Dec 2017 – DASH reaches all time high price of $1,493
Jan 2019 – DASH InstantSend was made default
May 2019 – Chainlock feature was introduced (streamlines on chain information while preventing 51% attacks)
Where can I buy DASH?
How to properly store DASH?
Dash has its own main network. This means that you cannot store your DASH in your Bitcoin or Ethereum wallet. You will have to get or generate DASH’s own wallet. You can identify a DASH wallet address since it always starts with an X followed by 33 alphanumeric characters.
Hardware Wallets – auto generated
Online Wallets – auto generated
Real world use cases (Who’s using it?)
As a form of digital currency, DASH’s lifeblood is based on the number of merchants accepting it. Right now, DASH has over 4000 businesses accepting it, the majority of which are spread across North America and Europe. They have a handy website called Discover Dash – Explore Dash Merchants & Events Near You!. Just enter your city and see what merchants accept DASH.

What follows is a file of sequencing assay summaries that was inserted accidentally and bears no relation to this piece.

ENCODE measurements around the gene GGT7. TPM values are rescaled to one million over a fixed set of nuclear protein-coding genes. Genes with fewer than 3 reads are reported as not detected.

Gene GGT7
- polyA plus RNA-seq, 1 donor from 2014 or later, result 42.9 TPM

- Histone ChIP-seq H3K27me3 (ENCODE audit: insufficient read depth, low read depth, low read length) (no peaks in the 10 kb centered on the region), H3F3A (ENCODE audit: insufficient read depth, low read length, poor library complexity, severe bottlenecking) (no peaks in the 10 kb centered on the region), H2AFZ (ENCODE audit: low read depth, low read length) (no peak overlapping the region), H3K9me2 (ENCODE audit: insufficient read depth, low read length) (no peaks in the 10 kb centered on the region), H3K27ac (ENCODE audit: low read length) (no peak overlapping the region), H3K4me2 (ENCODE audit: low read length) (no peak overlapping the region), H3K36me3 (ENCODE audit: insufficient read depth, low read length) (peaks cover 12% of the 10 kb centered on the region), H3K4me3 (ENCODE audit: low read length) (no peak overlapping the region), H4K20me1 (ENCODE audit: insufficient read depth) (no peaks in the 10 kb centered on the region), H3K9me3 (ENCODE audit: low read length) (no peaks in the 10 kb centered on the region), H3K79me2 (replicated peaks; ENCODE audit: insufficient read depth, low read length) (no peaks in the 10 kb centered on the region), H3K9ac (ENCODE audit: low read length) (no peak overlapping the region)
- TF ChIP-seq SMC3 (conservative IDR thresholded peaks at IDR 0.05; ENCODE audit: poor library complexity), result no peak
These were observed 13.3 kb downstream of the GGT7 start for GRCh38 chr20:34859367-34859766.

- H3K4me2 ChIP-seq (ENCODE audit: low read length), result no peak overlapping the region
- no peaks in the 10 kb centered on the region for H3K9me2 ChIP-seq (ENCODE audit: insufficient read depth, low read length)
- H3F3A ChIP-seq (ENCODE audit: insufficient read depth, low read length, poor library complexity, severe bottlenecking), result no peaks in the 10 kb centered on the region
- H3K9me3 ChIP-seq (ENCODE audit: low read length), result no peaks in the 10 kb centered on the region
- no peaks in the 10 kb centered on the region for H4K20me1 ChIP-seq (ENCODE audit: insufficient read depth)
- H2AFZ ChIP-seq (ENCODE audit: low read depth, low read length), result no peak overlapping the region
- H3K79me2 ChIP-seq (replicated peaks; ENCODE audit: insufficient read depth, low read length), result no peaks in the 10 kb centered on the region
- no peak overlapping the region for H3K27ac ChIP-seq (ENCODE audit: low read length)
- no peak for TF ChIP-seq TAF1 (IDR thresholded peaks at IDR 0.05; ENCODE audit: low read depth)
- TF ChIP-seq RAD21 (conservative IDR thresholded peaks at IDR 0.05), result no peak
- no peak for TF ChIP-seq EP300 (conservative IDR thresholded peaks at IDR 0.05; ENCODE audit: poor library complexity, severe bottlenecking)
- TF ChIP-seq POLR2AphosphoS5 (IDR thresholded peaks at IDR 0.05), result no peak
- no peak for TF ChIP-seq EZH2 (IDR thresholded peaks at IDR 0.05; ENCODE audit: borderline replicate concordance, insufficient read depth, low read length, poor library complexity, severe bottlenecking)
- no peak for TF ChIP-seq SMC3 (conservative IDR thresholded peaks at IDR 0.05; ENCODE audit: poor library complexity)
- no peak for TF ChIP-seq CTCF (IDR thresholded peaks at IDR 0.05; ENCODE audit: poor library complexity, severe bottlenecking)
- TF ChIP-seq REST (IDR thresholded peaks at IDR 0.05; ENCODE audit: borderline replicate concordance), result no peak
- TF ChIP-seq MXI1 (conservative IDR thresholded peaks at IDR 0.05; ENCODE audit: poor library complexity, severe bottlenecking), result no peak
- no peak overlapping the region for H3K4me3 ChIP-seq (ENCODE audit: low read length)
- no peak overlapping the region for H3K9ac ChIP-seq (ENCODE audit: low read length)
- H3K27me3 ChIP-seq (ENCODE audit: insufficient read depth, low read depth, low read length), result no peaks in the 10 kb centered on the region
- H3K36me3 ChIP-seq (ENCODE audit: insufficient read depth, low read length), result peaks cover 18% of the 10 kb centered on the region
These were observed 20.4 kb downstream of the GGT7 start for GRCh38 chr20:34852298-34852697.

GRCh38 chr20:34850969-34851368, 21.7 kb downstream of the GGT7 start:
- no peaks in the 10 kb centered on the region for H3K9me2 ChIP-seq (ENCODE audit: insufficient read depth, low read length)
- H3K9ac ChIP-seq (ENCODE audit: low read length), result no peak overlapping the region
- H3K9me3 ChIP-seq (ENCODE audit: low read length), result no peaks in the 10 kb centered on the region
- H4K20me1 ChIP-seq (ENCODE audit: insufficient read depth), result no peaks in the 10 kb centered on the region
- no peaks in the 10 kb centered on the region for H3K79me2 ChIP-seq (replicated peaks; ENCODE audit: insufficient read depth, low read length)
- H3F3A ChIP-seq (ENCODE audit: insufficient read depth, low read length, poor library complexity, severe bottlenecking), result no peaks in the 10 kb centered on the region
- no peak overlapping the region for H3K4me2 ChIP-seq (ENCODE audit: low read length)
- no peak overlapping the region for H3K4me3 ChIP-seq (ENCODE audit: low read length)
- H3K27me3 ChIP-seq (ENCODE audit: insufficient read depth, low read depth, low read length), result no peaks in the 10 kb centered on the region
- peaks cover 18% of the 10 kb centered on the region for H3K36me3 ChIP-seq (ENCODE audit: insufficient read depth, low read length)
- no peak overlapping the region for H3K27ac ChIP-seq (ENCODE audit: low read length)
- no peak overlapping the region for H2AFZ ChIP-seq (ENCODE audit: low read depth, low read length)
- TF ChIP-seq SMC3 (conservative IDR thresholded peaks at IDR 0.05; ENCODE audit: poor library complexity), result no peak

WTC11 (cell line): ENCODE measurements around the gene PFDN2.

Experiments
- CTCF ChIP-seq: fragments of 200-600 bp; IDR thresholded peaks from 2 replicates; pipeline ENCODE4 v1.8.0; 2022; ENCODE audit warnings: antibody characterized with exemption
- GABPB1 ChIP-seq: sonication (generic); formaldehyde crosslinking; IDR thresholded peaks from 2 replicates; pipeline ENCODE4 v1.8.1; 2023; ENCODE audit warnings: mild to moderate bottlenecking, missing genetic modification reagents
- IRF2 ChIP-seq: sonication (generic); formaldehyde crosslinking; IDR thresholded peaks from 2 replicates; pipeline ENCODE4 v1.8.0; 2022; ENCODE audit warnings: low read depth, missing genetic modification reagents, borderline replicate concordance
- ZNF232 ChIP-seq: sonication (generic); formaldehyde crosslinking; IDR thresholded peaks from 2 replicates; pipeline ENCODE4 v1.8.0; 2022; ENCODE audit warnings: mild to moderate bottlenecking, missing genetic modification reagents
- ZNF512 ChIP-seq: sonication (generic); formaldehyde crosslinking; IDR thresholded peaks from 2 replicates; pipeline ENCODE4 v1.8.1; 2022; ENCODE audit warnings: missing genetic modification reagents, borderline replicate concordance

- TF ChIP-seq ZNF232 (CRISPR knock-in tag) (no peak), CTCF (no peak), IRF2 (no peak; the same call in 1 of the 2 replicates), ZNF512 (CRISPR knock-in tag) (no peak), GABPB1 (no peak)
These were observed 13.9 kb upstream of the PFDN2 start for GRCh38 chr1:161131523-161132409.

Pros and Cons
- It offers privacy sending through their PrivateSend function.
- It offers almost instantaneous (4 seconds) transactions through their InstantPay function.
- Very low transaction fees
- Their governance structure is decentralized and properly rewards supporters.
- Speculations that there is a significant number of DASH nodes being run by the developers themselves
- Adoption has been slow especially since it’s been one of the oldest cryptocurrencies
4 seconds using InstantPay
Transaction fees have been consistently below 1 cent with a current average transaction fee of around 0.000048 DASH which is equivalent to $0.0036 USD.
Block Rewards Reduction
DASH network adjusts their rewards every 383 days. Block rewards decrease by 7.14%. The last halving happened in April 2019 and currently distributed 3.11 DASH per block.